This study analyzes and compares the experience of school victimization by peers and school staff, between students with and without diagnosis of special educational (SEN). 5,527 elementary school students studying in public schools with School Integration Programs (SIP) in one city of Valparaíso, Chile, participated in this study. Of these, 77 were students with SEN partici-pating in the SIP. Odds-ration and logistic regression analyses revealed higher levels of peer and school staff victimization for the subgroup of students with SEN in SIP programs, as compared to their non-SEN peers. The odds ratio was 2 to 1 for peer victimization and 3 to 1 for school staff victimization. Whereas for the general population of students, the odds that a student might inform at least one type of peer victimization increased 3 times if that student informed some type of school staff victimization, the same odds increased 18 to 20 times for the SEN students in SIP. These results suggest that students with SEN are an at-risk population with respect to school victimization, both from their peers as well as from school staff. Of special concern is the protective role that school staff is able to provide, if they themselves actively participate in victimizing these students. The results are discussed considering the need to focus on promoting protective factors that may favor the development of a caring and protective community for all students.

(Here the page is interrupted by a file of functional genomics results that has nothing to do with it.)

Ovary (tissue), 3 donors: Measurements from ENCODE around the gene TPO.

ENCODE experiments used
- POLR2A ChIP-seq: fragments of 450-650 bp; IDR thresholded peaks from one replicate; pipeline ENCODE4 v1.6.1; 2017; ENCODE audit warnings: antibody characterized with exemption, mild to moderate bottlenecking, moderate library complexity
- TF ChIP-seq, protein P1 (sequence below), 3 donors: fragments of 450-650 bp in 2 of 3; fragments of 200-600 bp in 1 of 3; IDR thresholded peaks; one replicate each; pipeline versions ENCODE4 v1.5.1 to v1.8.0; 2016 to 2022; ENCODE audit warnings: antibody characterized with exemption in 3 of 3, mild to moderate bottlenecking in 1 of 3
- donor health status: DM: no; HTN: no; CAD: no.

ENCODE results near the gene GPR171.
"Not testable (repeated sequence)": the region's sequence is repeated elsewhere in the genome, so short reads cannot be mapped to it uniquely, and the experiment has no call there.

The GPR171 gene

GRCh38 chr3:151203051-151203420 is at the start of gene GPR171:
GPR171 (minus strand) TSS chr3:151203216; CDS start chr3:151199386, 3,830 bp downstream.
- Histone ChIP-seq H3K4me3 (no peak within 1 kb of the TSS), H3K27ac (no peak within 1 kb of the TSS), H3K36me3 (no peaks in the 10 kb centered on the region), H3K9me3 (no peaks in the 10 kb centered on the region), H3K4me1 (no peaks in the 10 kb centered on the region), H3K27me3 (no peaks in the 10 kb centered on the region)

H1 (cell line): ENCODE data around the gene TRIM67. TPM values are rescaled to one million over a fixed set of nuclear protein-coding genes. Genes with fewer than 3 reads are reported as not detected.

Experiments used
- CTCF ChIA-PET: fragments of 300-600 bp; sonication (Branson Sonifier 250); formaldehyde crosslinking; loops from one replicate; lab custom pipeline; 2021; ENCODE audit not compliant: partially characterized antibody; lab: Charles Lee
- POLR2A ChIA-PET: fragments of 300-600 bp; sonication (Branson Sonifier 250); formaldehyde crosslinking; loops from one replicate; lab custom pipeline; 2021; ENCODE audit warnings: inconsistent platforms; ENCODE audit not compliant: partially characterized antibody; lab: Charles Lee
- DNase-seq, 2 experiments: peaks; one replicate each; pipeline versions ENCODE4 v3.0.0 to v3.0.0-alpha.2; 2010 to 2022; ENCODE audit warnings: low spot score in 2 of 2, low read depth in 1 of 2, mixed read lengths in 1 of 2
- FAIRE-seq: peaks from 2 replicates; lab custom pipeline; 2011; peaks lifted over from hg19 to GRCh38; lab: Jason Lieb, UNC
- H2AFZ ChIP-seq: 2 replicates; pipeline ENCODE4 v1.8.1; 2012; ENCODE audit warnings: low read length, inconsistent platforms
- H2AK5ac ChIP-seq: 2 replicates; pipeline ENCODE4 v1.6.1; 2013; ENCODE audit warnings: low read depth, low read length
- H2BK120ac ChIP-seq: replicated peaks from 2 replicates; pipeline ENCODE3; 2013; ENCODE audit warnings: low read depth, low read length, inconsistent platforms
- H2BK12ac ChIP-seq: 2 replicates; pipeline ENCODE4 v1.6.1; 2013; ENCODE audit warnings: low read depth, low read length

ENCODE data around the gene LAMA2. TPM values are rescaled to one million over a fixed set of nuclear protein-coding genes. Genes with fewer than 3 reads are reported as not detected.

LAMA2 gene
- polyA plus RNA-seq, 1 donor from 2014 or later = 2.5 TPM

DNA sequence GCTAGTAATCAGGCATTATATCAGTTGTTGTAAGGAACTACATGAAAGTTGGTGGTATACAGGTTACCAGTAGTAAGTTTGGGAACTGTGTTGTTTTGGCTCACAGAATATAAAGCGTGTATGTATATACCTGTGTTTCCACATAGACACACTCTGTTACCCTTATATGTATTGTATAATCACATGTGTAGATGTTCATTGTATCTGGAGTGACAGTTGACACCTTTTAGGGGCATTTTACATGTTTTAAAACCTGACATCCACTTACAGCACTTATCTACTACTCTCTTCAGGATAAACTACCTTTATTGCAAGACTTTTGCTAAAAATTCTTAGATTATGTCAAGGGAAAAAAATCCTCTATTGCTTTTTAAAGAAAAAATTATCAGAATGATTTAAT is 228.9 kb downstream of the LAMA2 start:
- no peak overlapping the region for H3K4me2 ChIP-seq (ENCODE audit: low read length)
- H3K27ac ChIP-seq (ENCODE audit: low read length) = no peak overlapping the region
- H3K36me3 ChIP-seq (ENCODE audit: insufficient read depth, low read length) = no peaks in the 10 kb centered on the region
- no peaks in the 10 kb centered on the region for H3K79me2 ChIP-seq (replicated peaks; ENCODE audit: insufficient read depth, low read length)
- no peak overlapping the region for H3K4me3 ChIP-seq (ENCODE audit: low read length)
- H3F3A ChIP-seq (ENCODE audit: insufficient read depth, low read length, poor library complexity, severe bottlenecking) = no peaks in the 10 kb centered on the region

|Translated title of the contribution||Prevalence of victimization from school staff to students referred to school integration programs|
|Number of pages||20|
|Journal||Psychology, Society and Education|
|State||Published - Jul 2015|